Postoperative liver dysfunction (failure) is the most serious complication that can occur following liver resection (full or partial hepatectomy) to remove liver tumours. Hitherto, the only tests available for preoperative risk stratification are both time-consuming and expensive. A MedUni Vienna research group has now shown that a particular microRNA signature has the potential to serve as a rapid and reliable predictor. The results of this study were recently published in the specialist journal Hepatology.
There is an urgent need for an easily accessible preoperative test to predict postoperative liver function recovery and thereby determine the optimal timing of liver resection, particularly since the currently available methods are either costly, time-consuming or invasive.
For several years now, the groups led by Patrick Starlinger from MedUni Vienna’s Department of Surgery and Alice Assinger from MedUni Vienna’s Center for Physiology and Pharmacology have focused on the prediction of postoperative liver dysfunction and clinical outcomes that can be expected following liver resection. MicroRNA signatures represent a new approach in this research and are already known as potent diagnostic, prognostic and treatment response biomarkers for many different diseases.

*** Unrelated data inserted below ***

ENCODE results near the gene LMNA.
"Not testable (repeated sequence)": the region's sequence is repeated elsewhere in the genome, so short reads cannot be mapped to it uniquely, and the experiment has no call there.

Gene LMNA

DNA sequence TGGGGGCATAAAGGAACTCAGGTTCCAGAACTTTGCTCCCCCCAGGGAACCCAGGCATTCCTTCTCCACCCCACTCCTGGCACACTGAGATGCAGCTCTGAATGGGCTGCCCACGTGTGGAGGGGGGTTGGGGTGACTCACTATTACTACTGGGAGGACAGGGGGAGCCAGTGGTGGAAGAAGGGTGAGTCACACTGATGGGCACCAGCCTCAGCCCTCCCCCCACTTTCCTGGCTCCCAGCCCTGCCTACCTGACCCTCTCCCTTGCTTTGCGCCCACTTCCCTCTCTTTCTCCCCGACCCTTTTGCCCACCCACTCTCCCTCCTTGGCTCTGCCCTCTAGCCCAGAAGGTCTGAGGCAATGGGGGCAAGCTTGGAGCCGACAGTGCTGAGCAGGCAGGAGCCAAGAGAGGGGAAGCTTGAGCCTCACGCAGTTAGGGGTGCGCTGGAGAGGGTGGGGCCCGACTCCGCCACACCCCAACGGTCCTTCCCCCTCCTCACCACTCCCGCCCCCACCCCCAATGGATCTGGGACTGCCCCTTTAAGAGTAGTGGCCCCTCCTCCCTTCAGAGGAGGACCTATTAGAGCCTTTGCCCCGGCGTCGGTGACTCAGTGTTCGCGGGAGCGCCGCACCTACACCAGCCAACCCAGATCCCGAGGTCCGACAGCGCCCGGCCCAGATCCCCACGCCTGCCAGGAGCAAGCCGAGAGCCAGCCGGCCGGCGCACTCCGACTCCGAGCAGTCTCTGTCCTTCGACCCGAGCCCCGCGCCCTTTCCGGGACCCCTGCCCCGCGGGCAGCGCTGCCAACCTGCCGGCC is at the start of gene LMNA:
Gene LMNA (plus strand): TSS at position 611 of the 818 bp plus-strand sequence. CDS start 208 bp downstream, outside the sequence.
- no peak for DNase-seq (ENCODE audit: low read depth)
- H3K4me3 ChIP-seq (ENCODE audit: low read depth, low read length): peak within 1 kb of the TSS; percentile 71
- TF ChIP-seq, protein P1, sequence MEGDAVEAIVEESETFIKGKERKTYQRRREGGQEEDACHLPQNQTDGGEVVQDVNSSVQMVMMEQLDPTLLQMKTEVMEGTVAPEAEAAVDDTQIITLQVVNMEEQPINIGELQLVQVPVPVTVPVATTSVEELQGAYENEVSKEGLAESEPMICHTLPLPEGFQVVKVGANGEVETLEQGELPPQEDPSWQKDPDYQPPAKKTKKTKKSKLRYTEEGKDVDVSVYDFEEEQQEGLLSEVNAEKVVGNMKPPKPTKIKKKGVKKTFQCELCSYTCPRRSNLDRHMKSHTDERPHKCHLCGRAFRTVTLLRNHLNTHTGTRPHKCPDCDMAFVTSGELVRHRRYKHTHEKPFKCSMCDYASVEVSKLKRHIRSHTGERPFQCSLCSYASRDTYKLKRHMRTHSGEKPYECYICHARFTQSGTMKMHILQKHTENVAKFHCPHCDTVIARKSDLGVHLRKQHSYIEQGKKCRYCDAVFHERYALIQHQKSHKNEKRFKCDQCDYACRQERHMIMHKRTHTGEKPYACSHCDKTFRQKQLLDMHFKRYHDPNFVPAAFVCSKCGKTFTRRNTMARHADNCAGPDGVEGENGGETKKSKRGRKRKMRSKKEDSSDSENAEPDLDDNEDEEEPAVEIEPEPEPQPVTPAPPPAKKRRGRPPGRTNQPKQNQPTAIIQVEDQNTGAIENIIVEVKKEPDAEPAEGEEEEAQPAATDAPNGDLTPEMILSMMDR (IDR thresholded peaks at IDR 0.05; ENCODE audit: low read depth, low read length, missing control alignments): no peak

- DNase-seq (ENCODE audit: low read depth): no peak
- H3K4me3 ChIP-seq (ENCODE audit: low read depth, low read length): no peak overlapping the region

The researchers have now identified particular microRNA signatures as biomarkers for liver failure. Using next-generation sequencing, 554 miRNAs were detected in preoperative plasma of 21 patients suffering from postoperative liver dysfunction (LD) following liver resection and 27 matched controls.
Subsequently, the researchers identified a miRNA signature (consisting of miRNAs 151a-5p, 192-5p and 122-5p), which strongly correlated with patients developing postoperative liver dysfunction following liver resection. The predictive potential for postoperative liver dysfunction was subsequently confirmed in an independent validation cohort of 98 patients.
The two miRNA ratios 151a-5p to 192-5p and 122-5p to 151a-5p were found to reliably predict postoperative liver dysfunction, severe morbidity, prolonged ICU and hospital stay, and even mortality prior to surgery.
“We were able to achieve a remarkable degree of accuracy, thereby outperforming established markers,” explains Patrick Starlinger, “This will help us in terms of individualised patient care and to tailor surgical strategies to the specific risk profile of the patient.”
Source: Medical University of Vienna